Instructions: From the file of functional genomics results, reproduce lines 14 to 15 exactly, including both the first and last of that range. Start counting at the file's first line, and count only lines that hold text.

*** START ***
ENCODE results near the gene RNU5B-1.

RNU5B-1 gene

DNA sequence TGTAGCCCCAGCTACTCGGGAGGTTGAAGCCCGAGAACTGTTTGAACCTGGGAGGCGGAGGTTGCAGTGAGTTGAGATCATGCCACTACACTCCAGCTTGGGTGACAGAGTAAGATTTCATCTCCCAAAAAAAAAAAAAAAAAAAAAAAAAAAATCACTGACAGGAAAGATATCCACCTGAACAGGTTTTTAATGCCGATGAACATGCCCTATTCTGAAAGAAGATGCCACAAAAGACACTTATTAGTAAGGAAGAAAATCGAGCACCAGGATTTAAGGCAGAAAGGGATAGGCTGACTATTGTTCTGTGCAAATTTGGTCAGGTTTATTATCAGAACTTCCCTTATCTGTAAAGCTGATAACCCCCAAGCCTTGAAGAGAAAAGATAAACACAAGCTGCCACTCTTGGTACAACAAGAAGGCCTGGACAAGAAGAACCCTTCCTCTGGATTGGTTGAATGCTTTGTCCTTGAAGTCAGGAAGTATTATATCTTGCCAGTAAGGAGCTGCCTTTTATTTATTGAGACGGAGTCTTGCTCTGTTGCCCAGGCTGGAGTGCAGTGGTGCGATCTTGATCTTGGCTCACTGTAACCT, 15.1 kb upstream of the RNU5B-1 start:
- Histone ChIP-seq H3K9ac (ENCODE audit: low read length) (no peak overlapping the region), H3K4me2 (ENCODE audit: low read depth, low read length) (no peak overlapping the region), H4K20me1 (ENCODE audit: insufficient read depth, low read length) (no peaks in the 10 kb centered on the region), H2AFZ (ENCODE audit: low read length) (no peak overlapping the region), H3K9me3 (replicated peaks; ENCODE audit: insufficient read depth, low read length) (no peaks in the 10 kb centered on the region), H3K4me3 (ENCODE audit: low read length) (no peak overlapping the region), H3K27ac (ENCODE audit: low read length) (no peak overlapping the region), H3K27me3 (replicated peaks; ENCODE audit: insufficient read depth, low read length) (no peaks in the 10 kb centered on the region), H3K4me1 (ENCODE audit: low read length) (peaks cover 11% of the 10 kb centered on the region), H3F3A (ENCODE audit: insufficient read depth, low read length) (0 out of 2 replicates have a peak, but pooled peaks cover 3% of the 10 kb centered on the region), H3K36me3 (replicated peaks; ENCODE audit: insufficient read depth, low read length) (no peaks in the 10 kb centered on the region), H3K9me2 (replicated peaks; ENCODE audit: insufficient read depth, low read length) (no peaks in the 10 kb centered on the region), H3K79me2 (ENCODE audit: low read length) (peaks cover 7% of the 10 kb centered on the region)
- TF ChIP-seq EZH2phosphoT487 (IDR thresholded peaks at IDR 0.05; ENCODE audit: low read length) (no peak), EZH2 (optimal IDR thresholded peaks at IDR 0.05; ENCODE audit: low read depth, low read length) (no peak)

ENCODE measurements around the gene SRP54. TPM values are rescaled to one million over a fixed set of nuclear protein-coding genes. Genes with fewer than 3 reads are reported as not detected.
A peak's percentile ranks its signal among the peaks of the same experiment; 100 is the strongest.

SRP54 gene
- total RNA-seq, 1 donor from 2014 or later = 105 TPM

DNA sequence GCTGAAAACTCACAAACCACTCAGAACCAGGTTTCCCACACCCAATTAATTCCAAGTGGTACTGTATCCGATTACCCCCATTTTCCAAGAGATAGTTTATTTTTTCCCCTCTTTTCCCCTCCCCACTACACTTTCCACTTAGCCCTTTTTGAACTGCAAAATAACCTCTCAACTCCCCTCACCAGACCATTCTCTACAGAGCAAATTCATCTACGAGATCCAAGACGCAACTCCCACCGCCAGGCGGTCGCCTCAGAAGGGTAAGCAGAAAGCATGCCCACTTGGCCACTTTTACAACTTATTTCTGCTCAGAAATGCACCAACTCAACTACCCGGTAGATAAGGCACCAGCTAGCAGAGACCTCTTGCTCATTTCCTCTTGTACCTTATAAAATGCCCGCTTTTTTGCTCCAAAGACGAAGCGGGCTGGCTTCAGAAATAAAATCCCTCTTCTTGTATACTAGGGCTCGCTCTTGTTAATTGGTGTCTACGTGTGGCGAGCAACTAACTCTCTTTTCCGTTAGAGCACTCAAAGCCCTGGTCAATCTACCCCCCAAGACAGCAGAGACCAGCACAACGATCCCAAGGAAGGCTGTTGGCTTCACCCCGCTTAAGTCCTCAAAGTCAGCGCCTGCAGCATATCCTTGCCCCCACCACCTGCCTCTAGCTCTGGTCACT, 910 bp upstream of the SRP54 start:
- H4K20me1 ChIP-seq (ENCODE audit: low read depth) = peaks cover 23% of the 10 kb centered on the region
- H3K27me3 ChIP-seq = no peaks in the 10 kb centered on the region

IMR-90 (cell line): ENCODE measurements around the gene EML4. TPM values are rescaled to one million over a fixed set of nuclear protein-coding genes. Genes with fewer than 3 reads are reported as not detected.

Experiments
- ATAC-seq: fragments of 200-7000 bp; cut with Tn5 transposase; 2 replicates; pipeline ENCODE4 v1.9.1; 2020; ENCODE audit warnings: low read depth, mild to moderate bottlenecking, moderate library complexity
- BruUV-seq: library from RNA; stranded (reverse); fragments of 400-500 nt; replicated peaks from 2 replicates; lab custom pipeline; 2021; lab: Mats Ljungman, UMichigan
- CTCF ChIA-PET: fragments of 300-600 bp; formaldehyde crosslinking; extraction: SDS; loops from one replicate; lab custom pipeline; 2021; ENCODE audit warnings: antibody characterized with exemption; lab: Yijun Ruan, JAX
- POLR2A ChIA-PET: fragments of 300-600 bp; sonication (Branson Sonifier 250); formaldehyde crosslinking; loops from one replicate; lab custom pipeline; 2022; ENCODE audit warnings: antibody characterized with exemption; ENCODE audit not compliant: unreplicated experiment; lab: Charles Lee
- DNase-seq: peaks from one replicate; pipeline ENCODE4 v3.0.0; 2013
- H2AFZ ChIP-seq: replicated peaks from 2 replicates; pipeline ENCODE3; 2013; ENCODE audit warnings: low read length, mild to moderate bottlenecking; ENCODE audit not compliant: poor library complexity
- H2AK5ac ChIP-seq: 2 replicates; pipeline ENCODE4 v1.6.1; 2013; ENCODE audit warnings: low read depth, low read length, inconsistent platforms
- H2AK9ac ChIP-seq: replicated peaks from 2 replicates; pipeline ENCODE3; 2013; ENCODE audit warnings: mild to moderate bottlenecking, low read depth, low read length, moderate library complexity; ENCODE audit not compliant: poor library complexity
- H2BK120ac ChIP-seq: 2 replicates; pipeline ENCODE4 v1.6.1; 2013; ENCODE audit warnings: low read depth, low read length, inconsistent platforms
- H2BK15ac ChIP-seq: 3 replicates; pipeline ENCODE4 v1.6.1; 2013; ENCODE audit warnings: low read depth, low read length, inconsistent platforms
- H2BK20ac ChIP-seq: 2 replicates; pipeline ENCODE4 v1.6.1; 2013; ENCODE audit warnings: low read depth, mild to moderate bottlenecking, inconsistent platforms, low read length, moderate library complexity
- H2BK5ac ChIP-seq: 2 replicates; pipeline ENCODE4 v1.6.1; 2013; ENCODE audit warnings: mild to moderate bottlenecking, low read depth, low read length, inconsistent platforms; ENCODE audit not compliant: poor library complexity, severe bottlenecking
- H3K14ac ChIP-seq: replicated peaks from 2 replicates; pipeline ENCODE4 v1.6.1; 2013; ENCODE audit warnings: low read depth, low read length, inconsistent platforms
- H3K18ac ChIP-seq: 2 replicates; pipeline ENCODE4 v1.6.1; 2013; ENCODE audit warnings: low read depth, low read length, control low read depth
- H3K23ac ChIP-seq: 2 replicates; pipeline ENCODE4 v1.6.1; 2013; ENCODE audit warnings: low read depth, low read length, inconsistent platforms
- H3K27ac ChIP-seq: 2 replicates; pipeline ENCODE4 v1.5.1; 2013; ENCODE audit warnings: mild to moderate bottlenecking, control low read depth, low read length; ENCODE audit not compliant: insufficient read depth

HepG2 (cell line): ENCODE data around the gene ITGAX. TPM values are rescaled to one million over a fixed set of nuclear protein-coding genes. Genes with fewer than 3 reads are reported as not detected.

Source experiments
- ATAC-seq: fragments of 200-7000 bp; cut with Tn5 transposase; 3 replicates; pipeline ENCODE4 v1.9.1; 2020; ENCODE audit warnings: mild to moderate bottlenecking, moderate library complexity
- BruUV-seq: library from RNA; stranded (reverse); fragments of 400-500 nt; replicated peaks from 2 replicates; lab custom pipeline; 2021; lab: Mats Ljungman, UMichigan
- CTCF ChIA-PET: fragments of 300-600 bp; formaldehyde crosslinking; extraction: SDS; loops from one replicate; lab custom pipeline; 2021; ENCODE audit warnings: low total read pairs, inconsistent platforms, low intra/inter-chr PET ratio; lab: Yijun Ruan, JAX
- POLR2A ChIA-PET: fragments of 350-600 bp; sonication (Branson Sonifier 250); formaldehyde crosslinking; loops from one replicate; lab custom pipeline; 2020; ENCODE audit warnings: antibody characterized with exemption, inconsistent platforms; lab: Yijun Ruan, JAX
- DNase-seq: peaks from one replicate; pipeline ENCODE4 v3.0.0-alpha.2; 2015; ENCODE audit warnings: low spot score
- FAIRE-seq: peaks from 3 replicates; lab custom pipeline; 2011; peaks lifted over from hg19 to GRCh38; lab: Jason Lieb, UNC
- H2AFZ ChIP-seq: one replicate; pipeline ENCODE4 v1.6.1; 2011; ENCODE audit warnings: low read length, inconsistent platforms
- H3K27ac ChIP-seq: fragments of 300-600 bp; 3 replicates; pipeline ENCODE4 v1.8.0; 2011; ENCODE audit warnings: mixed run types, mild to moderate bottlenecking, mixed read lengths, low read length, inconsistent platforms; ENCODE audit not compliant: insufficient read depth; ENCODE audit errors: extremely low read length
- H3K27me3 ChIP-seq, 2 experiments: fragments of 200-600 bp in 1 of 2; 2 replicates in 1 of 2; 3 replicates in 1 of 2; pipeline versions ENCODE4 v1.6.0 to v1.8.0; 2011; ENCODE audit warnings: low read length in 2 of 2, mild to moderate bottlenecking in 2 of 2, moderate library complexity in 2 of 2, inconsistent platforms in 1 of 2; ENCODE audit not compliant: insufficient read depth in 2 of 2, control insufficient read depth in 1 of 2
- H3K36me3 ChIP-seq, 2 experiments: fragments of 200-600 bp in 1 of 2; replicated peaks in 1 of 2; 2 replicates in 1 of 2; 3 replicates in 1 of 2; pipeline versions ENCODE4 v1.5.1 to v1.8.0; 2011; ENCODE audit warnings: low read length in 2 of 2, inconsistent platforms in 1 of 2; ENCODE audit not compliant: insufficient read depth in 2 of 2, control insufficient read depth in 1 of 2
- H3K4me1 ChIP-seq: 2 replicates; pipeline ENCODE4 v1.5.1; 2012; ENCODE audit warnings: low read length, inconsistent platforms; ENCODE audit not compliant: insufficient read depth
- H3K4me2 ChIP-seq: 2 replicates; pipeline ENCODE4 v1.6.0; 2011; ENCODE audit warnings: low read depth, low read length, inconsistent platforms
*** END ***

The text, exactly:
Experiments
- ATAC-seq: fragments of 200-7000 bp; cut with Tn5 transposase; 2 replicates; pipeline ENCODE4 v1.9.1; 2020; ENCODE audit warnings: low read depth, mild to moderate bottlenecking, moderate library complexity